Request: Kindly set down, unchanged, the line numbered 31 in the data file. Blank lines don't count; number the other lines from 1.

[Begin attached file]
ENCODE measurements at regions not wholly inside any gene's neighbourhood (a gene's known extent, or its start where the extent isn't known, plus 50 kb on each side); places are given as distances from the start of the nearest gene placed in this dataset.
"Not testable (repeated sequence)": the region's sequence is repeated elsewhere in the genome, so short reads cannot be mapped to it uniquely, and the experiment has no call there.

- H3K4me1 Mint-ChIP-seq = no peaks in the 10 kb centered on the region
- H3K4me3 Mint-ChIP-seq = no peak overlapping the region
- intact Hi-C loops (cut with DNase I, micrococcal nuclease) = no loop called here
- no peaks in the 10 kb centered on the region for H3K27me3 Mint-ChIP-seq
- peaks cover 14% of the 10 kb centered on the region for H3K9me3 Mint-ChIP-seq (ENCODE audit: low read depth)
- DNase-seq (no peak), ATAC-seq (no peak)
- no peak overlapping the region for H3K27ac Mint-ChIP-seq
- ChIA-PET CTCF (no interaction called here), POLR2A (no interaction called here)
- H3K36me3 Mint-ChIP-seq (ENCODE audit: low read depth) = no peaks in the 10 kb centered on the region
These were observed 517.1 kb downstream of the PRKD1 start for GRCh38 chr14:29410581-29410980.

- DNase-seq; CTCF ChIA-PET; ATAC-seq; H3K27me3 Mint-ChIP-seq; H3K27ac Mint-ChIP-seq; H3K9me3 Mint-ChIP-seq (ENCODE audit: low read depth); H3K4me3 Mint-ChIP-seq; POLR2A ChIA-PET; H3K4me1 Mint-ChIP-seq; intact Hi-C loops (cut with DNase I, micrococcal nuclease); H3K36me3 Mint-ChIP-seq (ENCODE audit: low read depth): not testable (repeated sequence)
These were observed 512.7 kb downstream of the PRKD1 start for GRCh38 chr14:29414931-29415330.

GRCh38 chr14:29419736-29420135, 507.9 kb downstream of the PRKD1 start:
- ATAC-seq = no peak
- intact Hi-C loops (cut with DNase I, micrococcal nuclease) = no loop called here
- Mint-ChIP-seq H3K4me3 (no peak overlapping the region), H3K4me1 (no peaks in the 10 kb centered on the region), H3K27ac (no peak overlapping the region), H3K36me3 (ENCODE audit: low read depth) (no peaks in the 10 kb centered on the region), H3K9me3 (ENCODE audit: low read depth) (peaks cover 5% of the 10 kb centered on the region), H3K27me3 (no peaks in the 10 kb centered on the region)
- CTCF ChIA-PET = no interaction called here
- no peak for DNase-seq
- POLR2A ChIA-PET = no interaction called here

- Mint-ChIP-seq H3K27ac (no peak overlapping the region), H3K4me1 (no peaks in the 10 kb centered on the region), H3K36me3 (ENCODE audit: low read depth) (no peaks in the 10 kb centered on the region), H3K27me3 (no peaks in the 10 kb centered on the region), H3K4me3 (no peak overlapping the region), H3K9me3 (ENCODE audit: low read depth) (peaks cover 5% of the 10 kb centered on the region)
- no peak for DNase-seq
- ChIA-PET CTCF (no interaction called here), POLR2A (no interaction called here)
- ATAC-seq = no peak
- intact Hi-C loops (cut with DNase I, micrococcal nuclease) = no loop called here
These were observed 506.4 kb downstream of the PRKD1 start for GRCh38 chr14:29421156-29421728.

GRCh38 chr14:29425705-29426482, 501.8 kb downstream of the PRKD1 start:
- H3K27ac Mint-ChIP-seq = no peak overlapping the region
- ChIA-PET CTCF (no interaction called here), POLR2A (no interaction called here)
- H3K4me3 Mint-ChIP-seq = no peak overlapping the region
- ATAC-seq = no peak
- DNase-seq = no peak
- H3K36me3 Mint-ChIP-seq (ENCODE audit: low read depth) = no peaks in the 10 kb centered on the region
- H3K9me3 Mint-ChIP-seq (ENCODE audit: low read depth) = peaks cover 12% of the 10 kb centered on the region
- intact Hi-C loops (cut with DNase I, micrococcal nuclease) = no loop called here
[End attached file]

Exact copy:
- H3K4me3 Mint-ChIP-seq = no peak overlapping the region